Wednesday, July 03, 2019

OCCUPIED LANDSCAPES: EVIDENCE OF DRONES

Beware, Whispers the Wind Oil on linen 61 x 97 cm 2019






OCCUPIED LANDSCAPES: EVIDENCE OF DRONES


POP Gallery, 381 Brunswick St, Fortitude Valley, Brisbane, Queensland, Australia. 
POP Gallery is one of the Queensland College of Art (QCA), Griffith University, galleries. 


27 August - 14 September 
10 am - 4 pm Daily




L to R: Mission Capable Landscape and Nowhere to Hide



A PANEL DISCUSSION happened on Saturday 31 August from 3.30 pm - 5 pmPanel Members:
  • Dr. Samid Suliman, Lecturer in Migration and Security, Griffith University. 
  • Federica Caso and Cormac Opdebeeck Wilson, both from the School of Political Science and International Studies, the University of Queensland. 
  • Kathryn Brimblecombe-Fox.


L to R: Occupied Landscape, False Lawn, Swarm Clouds Brewing


 Installation image at Occupied Landscapes: Evidence of Drones



LINKS


*You can view more paintings on my website HERE

* Please read the exhibition essay by Federica Caso on my website HERE


AND - PODCAST

* I was interviewed about my paintings and research by the lead researcher, Dr. Beryl Pong, of the Aesthetics of Drone Warfare project, University of Sheffield, UK.This project is funded by a British Academy Rising Star Engagement Award for 2019-2020. Please listen to the Podcast - it's only 30 minutes.



 Mission Capable Landscape oil on linen 72 x 137 cm 2018


OCCUPIED LANDSCAPES: EVIDENCE OF DRONES is my first solo show of new work since 2015. The paintings in the exhibition reflect long-term interests in landscape, symbols [such as the tree-of-life], and existential risk posed by emerging technologies.

The paintings in the exhibition are informed by research into accelerating developments in militarised and militarise-able technology - airborne drones, persistent surveillance and increasingly autonomous systems. This research was conducted as part of my Master of Philosophy degree, completed in 2017 at the University of Queensland. Ongoing research continues to inform my work.

I am interested in how landscape is mediated by militarised and militarise-able technologies. I am particularly interested in examining the signals that enable the operation and functioning of militarised technologies.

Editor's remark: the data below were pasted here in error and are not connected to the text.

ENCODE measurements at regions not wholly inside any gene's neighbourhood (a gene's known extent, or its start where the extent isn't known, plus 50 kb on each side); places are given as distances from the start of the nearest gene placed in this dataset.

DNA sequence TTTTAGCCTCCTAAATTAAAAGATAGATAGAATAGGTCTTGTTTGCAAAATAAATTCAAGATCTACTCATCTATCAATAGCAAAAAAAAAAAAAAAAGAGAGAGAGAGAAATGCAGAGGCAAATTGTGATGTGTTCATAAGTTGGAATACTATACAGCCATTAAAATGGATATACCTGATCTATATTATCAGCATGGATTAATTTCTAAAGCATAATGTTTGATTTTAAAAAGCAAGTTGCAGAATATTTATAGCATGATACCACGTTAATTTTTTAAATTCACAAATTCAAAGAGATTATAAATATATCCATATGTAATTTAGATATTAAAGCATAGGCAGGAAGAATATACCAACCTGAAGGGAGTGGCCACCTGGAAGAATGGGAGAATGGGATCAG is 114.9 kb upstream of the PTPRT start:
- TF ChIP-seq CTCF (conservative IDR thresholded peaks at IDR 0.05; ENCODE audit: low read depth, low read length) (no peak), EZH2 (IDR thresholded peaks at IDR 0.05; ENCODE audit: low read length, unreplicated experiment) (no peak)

Anomaly Detection Gouache on paper 56 x 75 cm 2016
  Please take a look at Anomaly Detection No 2 also 




Please browse through my
BLOG to see more paintings and to read more about my practice. 


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EXHIBITION ARTIST'S STATEMENT 

OCCUPIED LANDSCAPES: EVIDENCE OF DRONES


Occupied Landscapes: Evidence of Drones is an exhibition that poses questions about the mediation of landscape in the age of the drone, the era of persistent surveillance and the epoch of increasingly autonomous systems. The paintings in the exhibition are informed by my long-term interests in landscape, age-old symbols and existential risk posed by emerging technologies. My work is also informed by research into accelerating developments in contemporary militarised technology. This research was undertaken as a part of my Master of Philosophy [M.Phil], completed in 2017 at the University of Queensland.

In my paintings I invite viewers to fly, in imagination, around, above and below airborne drones that lurk in cosmic skies. As we fly, surveillance is returned to the human being as a kind of metaveillance. In other words we not only monitor the drones, we also observe what they are monitoring. This kind of observation reveals how drones, and their support infrastructure, intrude into the landscape in ways that occupy it. This occupation becomes a stealthy techno-colonisation of landscape and environment when enabling signals, ricocheting from land, into the sky and space, are exposed. By making visible the nets of invisible signals that operatively enable militarised and militarise-able technology I expose how new kinds of topographies are mapped onto landscape. However, rather than a surface occupation, it is a volumetric occupation from land into space. Imposed new signal topographies mediate human activity and movement through the signal-enabled inter-connectivity of our personal devices, computers, credit cards, mobile phones, GPS locators and more. Without signals these devices are largely inert.

In extreme cases interconnectivity enables the identification and targeting of people by systems increasingly involved in a conflation of military, security and policing activities. Here, the mediation of human activity and movement is clear. However, the ability to track and monitor general populations is an insidious kind of hostage situation that aides and abets the techno-colonisation. We are all hostages?

In my paintings depicting drones, or indications of their presence, I rarely include human figures, preferring not to attempt to tell the stories of others. However, in many of my paintings I include the age-old transcultural/religious tree-of-life as a symbol of all of humanity and life. The tree is often under threat from drones or it stands as a beacon of hope, Depending on your perspective, and perhaps where you choose to fly in imagination, humanity could be at risk of civilisation collapse and species demise, or it could harbour clues for a rich and vibrant future.


There is a lot more to think about – but, I will leave that up to you now. I hope you find Occupied Landscapes: Evidence of Drones stimulating, and therefore enjoyable. 


Drone Spiral (2) oil on linen 120 x 160 cm 2018



Cheers,
Kathryn

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